The Importance of Sleep

The Importance of Sleep

We all know how good it feels to get a good night’s sleep. Did you know that poor quality sleep can have a significant negative impact on your health? According to a report published by The Institute of Medicine in 2008, lack of adequate sleep can increase your risk of developing hypertension, diabetes, obesity, depression, stroke and heart attack. Other studies have demonstrated a link between sleep deprivation and reduced ability to fight off illness.

Here are some things to watch out for if you are experiencing insomnia or have disrupted sleep patterns:

Difficulty falling asleep may be due to:

  1. Stress and elevated cortisol levels
  2. Too much caffeine
  3. Restless legs syndrome – muscle pain and twitching when lying down to bed
  4. Hormonal changes – during day 24-28 of the menstrual cycle there are more sleep disturbances
  5. Menopause – body temperature does not “dip down” like it should, and so there are more difficulties falling and staying sleep

Difficulty staying asleep may be due to:

  1. Sleep breathing problems – snoring, sleep apnea
  2. Hormonal changes – estrogen is protective of the airway – so decreased estrogen can lead to sleep apnea
  3. Movement disorders
  4. Hypoglycemia – eating a protein snack before bed and making sure that the majority of your calories are eaten before 4pm and do not eat dinner after 6-7 pm
  5. Nocturia (getting up at night to urinate) - try to drink most of your daily water before 5 pm
  6. Alcohol consumption – affects quality of sleep 7. Stress and cortisol levels spiking at night

Improve your sleep hygiene:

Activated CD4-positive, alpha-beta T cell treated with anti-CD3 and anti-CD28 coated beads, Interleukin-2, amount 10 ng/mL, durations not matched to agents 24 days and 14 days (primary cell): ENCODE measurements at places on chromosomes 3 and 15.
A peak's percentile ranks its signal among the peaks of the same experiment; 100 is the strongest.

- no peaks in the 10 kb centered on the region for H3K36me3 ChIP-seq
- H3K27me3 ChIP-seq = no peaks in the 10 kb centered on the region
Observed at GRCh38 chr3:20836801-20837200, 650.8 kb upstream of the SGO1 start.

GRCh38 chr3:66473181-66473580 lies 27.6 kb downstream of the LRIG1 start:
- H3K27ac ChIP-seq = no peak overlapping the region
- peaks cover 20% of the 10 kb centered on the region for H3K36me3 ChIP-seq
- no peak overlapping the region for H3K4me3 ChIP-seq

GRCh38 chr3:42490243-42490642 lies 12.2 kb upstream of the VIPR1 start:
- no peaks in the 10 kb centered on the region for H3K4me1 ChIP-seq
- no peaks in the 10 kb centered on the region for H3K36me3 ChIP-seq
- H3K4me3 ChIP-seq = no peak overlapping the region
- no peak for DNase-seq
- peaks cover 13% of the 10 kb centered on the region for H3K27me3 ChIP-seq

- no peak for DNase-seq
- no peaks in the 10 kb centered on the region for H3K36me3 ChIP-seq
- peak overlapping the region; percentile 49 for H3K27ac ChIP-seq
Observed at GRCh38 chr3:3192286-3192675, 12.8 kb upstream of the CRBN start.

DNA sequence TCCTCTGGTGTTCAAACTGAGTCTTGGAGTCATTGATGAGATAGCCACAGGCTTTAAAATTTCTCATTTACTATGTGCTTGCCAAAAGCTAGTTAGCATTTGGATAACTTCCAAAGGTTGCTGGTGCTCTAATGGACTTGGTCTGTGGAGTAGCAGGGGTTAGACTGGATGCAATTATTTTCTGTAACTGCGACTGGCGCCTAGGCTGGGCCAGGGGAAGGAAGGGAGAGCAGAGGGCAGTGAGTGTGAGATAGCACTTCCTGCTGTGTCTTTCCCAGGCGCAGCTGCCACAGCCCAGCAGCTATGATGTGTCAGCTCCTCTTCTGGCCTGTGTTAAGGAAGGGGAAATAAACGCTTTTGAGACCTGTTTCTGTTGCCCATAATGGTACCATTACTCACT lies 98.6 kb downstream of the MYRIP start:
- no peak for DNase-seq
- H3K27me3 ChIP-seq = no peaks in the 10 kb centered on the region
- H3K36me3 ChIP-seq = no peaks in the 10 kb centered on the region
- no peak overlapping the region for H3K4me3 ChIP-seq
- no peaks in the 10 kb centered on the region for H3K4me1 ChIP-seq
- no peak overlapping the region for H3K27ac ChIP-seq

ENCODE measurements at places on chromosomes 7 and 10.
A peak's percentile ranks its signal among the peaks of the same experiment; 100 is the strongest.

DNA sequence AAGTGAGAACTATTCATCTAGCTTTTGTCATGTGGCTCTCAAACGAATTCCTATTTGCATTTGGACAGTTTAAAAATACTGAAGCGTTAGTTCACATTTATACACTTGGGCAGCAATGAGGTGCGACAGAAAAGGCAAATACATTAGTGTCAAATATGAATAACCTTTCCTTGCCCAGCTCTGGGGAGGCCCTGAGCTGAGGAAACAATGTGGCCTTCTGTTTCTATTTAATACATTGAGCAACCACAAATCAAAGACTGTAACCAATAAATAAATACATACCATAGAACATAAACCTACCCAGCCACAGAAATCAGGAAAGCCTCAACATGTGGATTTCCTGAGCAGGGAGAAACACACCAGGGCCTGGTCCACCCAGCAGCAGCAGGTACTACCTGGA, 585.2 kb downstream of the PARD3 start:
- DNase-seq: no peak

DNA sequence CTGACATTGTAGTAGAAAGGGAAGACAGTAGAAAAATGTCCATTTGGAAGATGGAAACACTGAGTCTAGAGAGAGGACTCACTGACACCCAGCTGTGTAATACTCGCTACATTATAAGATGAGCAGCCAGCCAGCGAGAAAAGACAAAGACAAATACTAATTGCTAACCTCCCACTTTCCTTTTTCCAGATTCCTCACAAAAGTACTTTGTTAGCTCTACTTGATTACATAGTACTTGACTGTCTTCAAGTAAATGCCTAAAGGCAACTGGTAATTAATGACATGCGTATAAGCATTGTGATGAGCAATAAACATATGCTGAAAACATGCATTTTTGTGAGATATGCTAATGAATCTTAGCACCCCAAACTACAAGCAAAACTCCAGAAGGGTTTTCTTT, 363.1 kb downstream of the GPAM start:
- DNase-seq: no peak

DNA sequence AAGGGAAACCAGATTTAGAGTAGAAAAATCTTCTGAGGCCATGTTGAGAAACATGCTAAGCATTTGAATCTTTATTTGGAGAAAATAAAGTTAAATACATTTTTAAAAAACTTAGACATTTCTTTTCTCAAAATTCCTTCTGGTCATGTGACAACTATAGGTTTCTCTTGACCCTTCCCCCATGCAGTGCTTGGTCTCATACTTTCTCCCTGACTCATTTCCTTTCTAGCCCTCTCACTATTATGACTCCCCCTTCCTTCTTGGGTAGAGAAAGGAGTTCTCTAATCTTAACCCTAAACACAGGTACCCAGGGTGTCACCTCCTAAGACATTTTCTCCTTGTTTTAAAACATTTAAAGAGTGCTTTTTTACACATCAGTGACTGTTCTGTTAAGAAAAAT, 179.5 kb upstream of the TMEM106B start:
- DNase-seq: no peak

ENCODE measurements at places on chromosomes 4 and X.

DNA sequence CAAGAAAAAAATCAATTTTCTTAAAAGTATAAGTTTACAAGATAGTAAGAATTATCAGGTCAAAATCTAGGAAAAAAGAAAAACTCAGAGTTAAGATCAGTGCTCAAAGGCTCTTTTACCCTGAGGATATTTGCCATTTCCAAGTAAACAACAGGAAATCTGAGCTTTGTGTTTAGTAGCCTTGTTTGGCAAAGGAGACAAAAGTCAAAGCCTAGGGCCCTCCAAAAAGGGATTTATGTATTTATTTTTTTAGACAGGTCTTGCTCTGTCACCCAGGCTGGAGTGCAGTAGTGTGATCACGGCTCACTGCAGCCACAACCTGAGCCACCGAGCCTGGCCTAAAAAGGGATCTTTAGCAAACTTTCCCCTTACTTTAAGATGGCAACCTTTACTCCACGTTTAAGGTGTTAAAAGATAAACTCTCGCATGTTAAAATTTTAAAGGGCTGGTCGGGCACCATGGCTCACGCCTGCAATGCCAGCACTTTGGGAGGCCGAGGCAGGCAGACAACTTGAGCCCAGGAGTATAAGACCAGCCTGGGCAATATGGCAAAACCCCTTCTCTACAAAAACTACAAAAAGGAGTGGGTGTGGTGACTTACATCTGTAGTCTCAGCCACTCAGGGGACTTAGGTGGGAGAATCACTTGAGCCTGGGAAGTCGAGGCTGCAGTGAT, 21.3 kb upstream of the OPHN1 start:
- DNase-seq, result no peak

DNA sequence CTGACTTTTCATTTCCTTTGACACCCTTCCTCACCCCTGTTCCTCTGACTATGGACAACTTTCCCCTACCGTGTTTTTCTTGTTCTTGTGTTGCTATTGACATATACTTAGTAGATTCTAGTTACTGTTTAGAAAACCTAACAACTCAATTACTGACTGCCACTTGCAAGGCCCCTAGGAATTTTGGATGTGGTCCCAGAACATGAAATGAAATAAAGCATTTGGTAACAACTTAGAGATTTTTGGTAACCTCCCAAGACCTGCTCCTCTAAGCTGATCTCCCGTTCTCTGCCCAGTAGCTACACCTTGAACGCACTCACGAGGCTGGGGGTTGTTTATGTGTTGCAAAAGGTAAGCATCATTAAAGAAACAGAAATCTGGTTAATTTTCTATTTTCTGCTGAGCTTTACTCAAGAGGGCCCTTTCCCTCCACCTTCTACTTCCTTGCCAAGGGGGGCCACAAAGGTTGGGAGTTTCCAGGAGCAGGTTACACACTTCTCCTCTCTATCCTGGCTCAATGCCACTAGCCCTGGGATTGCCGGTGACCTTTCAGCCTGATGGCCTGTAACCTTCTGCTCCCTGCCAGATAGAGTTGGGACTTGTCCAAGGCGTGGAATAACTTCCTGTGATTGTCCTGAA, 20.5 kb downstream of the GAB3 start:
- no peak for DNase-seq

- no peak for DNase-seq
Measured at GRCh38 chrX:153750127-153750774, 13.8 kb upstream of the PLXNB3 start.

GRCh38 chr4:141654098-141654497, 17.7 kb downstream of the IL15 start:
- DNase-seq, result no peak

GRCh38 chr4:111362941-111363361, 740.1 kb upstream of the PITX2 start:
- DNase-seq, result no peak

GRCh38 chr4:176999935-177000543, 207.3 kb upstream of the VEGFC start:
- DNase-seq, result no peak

• Your bed should only be used for sleeping. Do not work on the computer in your bed, and do not watch TV in your bed.
  • Melatonin, the hormone that tells your body to go to sleep, is highest 2 hours after you go to sleep. Full spectrum lights will disrupt the effect of melatonin more than the yellow colored (incandescent) lights.
  • Your sleep environment should be completely dark as if you are sleeping in a cave.
  • Keep your bedroom around 60 degrees – you sleep better in cooler temperatures, and your body’s temperature naturally decreases at night.
  • Keep your bed away from fuse boxes, electrical cords, and do not have anything plugged in beside your bed.
  • Do not allow pets in your room and keep your room as hypoallergenic as possible – histamine promotes wakefulness.
  • Go to bed at the SAME time every night, and wake up at the SAME time every morning – even weekends.
  • Try to eat your last full meal before 7 pm or at least 3 hours before you want to be sleeping.
  • Avoid caffeine and nicotine for at least 6-8 hours before you plan on going to bed.

Create a wind-down routine:

  • Start your wind-down at least 1 hour before bed, and then go to bed – Otherwise, you will wind-down from the day while lying in bed, and this leads to insomnia.
  • Your wind-down needs to be in low lights and NOT task oriented. Don’t work on something that needs to be done, instead; read, do a puzzle, knit, stretch. Do NOT watch TV, work on the computer, or clean the house.

Consider using these techniques to help you fall asleep:

  • Visualizations or story telling – make up a story in your head
  • Gratitude prayer or spiritual practice
  • Breathing practices
  • Meditation – but don’t listen to tapes, when they stop, your environment changes and you will wake up

If you are unable to fall asleep after 20 minutes:

  • If unable to fall asleep, or back to sleep, within 20 minutes, get out of bed and read something boring – not a novel that you are fascinated by, but something that you care nothing about. Do this in dim lighting.
  • Do not clock watch – if you wake up in the middle of the night; do NOT look at the time. Even if you get up to go to the bathroom, avoid looking at the clock.
  • When changing a sleep behavior or sleep pattern – be sure to try it for 7-10 days, before giving up. It takes this long for your body to learn changes.

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